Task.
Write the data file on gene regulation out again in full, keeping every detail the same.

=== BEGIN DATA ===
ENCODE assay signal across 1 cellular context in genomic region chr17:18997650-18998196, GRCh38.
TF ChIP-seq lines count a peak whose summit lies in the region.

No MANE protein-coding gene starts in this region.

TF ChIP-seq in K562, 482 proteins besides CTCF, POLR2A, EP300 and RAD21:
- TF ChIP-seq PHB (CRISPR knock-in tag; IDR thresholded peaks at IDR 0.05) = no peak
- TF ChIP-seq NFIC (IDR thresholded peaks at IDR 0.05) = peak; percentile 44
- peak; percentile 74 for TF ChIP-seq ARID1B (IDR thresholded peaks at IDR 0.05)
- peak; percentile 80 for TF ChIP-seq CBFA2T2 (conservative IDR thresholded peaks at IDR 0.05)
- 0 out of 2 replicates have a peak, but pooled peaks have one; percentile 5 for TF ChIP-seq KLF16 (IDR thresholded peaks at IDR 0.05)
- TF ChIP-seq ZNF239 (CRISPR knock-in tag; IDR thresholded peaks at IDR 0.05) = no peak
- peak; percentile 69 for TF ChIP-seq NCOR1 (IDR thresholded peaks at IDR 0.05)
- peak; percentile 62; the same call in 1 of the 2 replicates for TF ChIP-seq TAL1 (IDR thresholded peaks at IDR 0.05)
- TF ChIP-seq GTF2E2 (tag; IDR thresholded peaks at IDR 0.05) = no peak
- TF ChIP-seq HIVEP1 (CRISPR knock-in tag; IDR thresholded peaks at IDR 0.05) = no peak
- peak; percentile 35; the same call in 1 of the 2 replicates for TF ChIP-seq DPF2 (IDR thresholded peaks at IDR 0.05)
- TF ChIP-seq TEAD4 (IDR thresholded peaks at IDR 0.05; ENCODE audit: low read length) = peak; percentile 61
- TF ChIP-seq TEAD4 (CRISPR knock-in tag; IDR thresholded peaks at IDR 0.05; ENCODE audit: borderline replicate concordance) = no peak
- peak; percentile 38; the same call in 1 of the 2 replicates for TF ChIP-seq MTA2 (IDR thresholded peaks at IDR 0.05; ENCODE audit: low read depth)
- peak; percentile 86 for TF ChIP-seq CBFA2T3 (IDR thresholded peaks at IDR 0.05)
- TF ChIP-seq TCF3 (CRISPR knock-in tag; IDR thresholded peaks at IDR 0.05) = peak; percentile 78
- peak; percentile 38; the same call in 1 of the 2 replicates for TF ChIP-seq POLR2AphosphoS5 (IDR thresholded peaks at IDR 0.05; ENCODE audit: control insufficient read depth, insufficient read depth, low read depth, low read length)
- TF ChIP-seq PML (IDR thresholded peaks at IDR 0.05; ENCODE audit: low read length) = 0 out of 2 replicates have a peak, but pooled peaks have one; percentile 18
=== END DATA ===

ENCODE assay signal across 1 cellular context in genomic region chr17:18997650-18998196, GRCh38.
TF ChIP-seq lines count a peak whose summit lies in the region.

No MANE protein-coding gene starts in this region.

TF ChIP-seq in K562, 482 proteins besides CTCF, POLR2A, EP300 and RAD21:
- TF ChIP-seq PHB (CRISPR knock-in tag; IDR thresholded peaks at IDR 0.05) = no peak
- TF ChIP-seq NFIC (IDR thresholded peaks at IDR 0.05) = peak; percentile 44
- peak; percentile 74 for TF ChIP-seq ARID1B (IDR thresholded peaks at IDR 0.05)
- peak; percentile 80 for TF ChIP-seq CBFA2T2 (conservative IDR thresholded peaks at IDR 0.05)
- 0 out of 2 replicates have a peak, but pooled peaks have one; percentile 5 for TF ChIP-seq KLF16 (IDR thresholded peaks at IDR 0.05)
- TF ChIP-seq ZNF239 (CRISPR knock-in tag; IDR thresholded peaks at IDR 0.05) = no peak
- peak; percentile 69 for TF ChIP-seq NCOR1 (IDR thresholded peaks at IDR 0.05)
- peak; percentile 62; the same call in 1 of the 2 replicates for TF ChIP-seq TAL1 (IDR thresholded peaks at IDR 0.05)
- TF ChIP-seq GTF2E2 (tag; IDR thresholded peaks at IDR 0.05) = no peak
- TF ChIP-seq HIVEP1 (CRISPR knock-in tag; IDR thresholded peaks at IDR 0.05) = no peak
- peak; percentile 35; the same call in 1 of the 2 replicates for TF ChIP-seq DPF2 (IDR thresholded peaks at IDR 0.05)
- TF ChIP-seq TEAD4 (IDR thresholded peaks at IDR 0.05; ENCODE audit: low read length) = peak; percentile 61
- TF ChIP-seq TEAD4 (CRISPR knock-in tag; IDR thresholded peaks at IDR 0.05; ENCODE audit: borderline replicate concordance) = no peak
- peak; percentile 38; the same call in 1 of the 2 replicates for TF ChIP-seq MTA2 (IDR thresholded peaks at IDR 0.05; ENCODE audit: low read depth)
- peak; percentile 86 for TF ChIP-seq CBFA2T3 (IDR thresholded peaks at IDR 0.05)
- TF ChIP-seq TCF3 (CRISPR knock-in tag; IDR thresholded peaks at IDR 0.05) = peak; percentile 78
- peak; percentile 38; the same call in 1 of the 2 replicates for TF ChIP-seq POLR2AphosphoS5 (IDR thresholded peaks at IDR 0.05; ENCODE audit: control insufficient read depth, insufficient read depth, low read depth, low read length)
- TF ChIP-seq PML (IDR thresholded peaks at IDR 0.05; ENCODE audit: low read length) = 0 out of 2 replicates have a peak, but pooled peaks have one; percentile 18